Keats, Byron, Dickens, Stoker, me. No, I’m not trying to compare myself to these great writers and poets. As if. Instead, I’m including myself in the ever-increasing list of punters that have visited The Spaniards Inn.

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Built in 1585, this pub of literary dreams is filled with ladies, gentlemen and children from London and further afield. We went on a sunny Sunday, so rather than sit in the dark, cosy dining room, we found a spot in the huge, beautiful garden.

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Garden diners have to order at the bar, so after a brief look at the menu, we went for a Scotch Egg with Picalilli (£5) and Cornish Sardine Fillet (£7.50) to start, followed by good old Fish & Chips, or Sustainably Caught Cod in Cider & Tarragon Batter as they call it (£14).

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The sardine stole the starter show. Sitting on toasted sour dough, it had a lovely smokey flavour that was brightened by sweet and juicy confit heritage tomatoes. The Scotch Egg was fine, but I found the meat casing a tad mushy and couldn’t help but compare it to the pulled pork and chorizo wonder I’d devoured in Brixton Village the day before.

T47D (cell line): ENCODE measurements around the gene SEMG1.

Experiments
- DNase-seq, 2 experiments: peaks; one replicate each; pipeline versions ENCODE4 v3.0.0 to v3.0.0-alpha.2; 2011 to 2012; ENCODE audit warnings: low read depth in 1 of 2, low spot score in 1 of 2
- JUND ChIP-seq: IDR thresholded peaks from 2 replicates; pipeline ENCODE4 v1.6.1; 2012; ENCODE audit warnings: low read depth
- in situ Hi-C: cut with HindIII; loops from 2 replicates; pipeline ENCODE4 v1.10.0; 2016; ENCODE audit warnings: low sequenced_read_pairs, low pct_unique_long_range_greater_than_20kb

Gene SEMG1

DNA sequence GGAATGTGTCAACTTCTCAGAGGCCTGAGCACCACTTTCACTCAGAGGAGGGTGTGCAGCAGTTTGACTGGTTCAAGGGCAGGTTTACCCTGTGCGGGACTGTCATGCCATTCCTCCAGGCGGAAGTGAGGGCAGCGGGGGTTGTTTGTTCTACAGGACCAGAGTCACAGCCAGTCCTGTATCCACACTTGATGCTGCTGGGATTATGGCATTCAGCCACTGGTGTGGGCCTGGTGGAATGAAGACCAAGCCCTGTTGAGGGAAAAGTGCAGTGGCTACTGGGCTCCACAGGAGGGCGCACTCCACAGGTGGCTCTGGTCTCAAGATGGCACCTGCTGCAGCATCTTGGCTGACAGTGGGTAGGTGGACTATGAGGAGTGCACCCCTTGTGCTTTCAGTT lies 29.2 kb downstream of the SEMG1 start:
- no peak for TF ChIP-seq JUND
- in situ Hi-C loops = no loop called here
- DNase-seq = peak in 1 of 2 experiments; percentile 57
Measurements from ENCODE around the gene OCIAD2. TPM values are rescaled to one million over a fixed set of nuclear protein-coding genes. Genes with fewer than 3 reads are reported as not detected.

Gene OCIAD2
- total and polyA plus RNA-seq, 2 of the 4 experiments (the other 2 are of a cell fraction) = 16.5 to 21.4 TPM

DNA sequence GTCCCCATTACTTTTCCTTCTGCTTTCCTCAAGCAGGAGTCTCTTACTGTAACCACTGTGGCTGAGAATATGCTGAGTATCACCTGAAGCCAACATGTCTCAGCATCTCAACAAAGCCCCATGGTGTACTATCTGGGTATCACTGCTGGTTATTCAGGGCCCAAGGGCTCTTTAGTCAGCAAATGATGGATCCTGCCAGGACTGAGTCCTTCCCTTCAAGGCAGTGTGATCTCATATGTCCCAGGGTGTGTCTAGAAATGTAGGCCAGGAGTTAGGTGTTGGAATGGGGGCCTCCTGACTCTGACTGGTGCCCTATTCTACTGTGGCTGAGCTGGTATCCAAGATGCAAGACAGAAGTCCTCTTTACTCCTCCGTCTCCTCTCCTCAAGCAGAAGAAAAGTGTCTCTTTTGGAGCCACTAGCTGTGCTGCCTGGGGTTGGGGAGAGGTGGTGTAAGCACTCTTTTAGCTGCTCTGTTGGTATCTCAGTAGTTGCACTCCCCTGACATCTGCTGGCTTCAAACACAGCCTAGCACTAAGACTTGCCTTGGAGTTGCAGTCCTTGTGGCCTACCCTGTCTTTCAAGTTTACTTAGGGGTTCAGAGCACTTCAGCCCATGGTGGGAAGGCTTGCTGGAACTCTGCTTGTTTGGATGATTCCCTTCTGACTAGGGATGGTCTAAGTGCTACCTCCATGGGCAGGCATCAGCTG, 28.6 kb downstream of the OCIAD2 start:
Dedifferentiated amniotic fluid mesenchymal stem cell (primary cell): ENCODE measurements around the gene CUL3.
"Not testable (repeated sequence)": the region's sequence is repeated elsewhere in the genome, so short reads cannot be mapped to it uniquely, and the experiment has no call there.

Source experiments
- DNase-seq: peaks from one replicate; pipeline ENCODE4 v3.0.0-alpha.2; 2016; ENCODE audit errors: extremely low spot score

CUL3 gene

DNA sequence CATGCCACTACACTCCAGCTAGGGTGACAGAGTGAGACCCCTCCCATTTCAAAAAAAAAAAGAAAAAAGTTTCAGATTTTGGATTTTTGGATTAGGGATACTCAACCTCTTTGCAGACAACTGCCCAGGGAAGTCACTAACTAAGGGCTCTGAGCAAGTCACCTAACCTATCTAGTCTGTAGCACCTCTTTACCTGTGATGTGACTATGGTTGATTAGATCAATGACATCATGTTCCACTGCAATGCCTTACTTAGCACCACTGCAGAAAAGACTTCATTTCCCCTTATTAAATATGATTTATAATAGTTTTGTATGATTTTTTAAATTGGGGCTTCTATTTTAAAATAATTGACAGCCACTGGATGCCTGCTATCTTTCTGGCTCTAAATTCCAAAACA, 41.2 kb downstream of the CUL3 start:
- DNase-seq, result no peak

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The Fish & Chips were great. The batter was light, the double cooked chips crisp and the pea puree fresh as a daisy and laced with summery mint. No complaints there.

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We skipped dessert, deciding to wander round the Heath with an ice-cream. Had I relented, Orange Meringue with Raspberries & Strawberry Coulis would have been the obvious choice.

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I’ve already planned my next visit, so unsurprisingly, I’ll give The Spaniards Inn a LLE Rating of 8/10. Go with friends, family and out of towners who love great pub grub with a side of history.